This is very much a student developed project, with Morse serving as the client during three consecutive sections of BUS 4046: Leadership and Teams in Organizations in the Barowsky School of Business. The course is structured so that students teams collaborate with community partners on Leadership Practicum projects.
Planning for the pollinator garden started with students in Dr. Lucy’s spring 2021 leadership course where one student team worked with Bonnie Morse as their client. The team identified locations for the garden and generated project collaborators from selected Dominican departments. Dr. Lucy invited biology faculty to join and advise the team. As a result of this work, faculty in the School of Health and Natural Sciences from Dominican’s Department of Natural Sciences and Mathematics, including Dr. Diara Spain, Dr. Erik Nelson, Dr. Jim Cunningham, and Dr. Mietek Kolpinski, committed to using the pollinator garden as a living lab for appropriate biology and chemistry classes.
The project continued in fall 2021 when a student team in Associate Professor of Management Dr. Thomas Cavanaugh’s Leadership Practicum developed outreach strategies to promote a lecture on biodiversity and native plants. They also contacted local nurseries to locate sources of plants and develop a template with plant inventory and signage that others in the community can use as a model to start their own biodiverse gardens with local plants.
Then, during the spring 2022 semester, students in Dr. Lucy’s Leadership course finalized the project by mapping the pollinator gardens in Fairfax, Sausalito, and Corte Madera using GPS and GIS software to record coordinates and calculate the area of each garden. The students also collected plant inventories, labeled existing plants, and completed a historical description for each garden. All of this information will be available on the Marin Biodiversity Corridor Initiative (MBCI) website as a reference for creating future gardens.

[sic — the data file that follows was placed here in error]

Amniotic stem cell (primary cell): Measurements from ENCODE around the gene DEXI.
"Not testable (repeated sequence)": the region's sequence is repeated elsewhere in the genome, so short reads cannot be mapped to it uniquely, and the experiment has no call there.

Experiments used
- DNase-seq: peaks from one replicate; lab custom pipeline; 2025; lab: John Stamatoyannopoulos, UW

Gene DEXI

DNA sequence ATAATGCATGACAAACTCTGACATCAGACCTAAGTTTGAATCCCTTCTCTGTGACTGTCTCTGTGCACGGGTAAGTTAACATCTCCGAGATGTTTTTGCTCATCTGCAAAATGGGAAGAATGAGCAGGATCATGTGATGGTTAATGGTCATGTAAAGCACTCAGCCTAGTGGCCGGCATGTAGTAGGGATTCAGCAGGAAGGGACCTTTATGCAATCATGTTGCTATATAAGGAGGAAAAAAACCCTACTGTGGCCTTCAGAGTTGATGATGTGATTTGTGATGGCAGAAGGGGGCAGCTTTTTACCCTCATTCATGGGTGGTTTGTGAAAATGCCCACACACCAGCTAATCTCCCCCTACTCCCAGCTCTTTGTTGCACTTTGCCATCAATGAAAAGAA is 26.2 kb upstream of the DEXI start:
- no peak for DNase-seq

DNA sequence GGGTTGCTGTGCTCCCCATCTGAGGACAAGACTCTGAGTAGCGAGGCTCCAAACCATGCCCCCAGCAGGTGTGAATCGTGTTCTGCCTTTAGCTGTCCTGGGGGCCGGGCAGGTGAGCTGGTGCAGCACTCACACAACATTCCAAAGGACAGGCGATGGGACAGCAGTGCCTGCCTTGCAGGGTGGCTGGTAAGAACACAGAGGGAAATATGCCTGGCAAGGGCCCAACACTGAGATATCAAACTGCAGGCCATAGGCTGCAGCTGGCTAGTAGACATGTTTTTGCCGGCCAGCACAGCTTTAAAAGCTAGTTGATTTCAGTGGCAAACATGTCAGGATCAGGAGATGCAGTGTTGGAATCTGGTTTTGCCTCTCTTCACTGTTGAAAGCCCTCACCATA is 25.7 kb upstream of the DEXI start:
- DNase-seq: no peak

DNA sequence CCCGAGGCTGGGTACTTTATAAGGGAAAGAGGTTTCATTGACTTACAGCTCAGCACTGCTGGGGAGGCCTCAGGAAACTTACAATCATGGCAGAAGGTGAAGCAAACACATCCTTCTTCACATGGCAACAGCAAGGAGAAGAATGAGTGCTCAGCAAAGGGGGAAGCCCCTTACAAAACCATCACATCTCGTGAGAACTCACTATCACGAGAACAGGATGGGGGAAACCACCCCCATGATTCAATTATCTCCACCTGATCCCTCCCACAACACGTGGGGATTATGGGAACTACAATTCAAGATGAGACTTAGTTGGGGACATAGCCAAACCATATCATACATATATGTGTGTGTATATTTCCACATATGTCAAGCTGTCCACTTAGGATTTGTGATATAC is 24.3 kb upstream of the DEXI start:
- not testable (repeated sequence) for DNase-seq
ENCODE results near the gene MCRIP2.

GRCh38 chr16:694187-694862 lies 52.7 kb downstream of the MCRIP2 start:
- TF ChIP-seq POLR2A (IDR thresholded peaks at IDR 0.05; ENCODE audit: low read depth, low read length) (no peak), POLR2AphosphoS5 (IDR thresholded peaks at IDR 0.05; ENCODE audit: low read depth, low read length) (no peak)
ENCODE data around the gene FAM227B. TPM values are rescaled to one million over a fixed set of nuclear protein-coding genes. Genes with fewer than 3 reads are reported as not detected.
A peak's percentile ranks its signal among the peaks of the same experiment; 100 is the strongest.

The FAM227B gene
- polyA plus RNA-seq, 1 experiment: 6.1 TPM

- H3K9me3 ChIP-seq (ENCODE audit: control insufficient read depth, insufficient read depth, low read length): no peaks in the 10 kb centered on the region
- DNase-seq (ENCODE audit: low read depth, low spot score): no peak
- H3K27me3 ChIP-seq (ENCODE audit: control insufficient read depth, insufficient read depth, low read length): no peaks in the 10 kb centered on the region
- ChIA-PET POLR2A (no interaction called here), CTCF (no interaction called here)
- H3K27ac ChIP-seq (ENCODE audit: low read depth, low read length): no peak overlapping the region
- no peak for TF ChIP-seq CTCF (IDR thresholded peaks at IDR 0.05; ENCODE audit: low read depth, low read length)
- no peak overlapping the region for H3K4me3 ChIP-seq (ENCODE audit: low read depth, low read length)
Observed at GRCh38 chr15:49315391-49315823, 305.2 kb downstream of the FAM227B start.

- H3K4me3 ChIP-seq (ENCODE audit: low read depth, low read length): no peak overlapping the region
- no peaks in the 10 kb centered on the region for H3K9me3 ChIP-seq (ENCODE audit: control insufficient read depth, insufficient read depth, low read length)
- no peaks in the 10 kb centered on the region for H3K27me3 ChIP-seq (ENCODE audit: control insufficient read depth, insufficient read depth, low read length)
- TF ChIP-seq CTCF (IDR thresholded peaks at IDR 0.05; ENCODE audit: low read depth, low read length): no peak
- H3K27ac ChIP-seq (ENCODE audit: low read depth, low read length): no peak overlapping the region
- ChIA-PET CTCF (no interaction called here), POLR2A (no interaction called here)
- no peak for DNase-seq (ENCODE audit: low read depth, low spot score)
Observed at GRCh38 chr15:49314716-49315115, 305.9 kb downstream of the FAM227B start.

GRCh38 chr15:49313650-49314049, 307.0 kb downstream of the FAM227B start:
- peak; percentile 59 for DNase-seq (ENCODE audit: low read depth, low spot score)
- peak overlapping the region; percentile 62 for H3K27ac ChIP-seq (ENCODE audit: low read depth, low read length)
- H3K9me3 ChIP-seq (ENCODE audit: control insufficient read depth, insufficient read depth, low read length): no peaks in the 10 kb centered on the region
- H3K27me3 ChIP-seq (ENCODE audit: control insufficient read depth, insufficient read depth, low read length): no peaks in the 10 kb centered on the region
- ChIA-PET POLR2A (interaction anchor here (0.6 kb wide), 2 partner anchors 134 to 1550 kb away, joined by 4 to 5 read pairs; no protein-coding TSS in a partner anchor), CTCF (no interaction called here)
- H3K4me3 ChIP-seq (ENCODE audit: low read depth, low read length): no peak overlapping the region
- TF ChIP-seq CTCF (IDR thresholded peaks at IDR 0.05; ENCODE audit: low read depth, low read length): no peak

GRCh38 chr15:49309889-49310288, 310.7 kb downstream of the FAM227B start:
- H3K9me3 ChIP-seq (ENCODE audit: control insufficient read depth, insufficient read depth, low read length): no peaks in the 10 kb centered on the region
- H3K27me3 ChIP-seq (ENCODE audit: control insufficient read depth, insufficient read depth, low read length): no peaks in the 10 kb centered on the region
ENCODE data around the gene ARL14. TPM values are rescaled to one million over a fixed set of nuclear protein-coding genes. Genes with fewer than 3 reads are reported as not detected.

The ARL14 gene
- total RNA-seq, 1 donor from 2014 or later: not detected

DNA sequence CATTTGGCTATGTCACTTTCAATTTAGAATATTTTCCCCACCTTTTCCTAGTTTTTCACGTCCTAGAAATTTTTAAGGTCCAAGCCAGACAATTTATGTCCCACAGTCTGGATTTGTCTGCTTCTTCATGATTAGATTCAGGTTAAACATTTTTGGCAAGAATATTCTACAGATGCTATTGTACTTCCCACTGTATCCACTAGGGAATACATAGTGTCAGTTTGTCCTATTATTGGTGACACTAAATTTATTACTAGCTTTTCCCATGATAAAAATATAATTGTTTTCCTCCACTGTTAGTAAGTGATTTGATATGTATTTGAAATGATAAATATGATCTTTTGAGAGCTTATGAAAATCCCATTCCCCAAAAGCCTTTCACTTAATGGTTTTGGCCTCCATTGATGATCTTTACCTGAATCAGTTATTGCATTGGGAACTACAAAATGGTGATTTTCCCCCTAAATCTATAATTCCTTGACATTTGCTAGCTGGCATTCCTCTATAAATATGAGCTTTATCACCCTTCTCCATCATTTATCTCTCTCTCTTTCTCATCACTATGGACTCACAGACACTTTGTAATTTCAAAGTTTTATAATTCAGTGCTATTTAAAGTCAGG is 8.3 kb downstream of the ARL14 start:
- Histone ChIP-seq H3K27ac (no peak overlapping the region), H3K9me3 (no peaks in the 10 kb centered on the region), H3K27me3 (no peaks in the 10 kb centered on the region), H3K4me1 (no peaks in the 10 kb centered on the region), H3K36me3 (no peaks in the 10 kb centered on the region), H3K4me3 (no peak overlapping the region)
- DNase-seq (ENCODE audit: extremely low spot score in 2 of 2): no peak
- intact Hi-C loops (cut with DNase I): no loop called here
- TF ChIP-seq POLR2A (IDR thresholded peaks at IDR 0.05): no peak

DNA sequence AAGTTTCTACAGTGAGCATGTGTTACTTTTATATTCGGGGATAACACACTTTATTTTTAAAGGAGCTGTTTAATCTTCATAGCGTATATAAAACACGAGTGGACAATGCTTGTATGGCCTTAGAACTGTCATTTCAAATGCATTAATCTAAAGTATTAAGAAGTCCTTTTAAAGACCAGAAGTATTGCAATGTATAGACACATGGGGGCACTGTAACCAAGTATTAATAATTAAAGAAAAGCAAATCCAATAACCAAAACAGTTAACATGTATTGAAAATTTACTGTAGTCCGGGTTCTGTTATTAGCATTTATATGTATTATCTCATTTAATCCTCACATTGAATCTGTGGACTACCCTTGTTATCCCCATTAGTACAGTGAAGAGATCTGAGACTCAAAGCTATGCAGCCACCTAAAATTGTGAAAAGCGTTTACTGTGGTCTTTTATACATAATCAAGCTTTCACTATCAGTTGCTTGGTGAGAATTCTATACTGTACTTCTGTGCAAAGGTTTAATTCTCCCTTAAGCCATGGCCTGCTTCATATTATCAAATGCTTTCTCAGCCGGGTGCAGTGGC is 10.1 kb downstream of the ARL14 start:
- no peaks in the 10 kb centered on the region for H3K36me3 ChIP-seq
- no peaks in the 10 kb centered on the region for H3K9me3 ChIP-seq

Students involved with the Leadership Practicum project include Amaya Viera, Hannah Bonflis, Jenny Le, Nora Fe, Mitchell Sanders, Fenina Gonzales, Dorothea Hill, Andrew Lucero, Lizbeth Arau Lezama, Zach Dickson, and Alissa Salazar.
Bonnie Morse led all three teams during these three semesters to achieve the vision that she and Dr. Lucy had to create a water-wise pollinator garden that would also be an educational tool for generations to come. Based on the students’ work and input, Bonnie and her husband, Gary, designed and planted the garden pro bono and coordinated with many organizations to contribute materials, plants, and services to plant the garden located in front of Albertus Magnus.
“Our goal with this garden is to make it a community-based garden that attracts individuals from all around the community who will gain awareness of the importance of the garden for our pollinators and our environment,” Dr. Lucy says.
“Not only will the garden promote safe and healthy environments for pollinators, but it also enhances understanding of the importance of water conservation.”
The garden will be promoted by Dominican, Bee Audacious, and the Marin Biodiversity Corridor Initiative. There will also be opportunities to promote the garden through partnerships with FireSafe Marin, Marin Conservation League, Marin Municipal Water District, and the Marin Master Gardeners.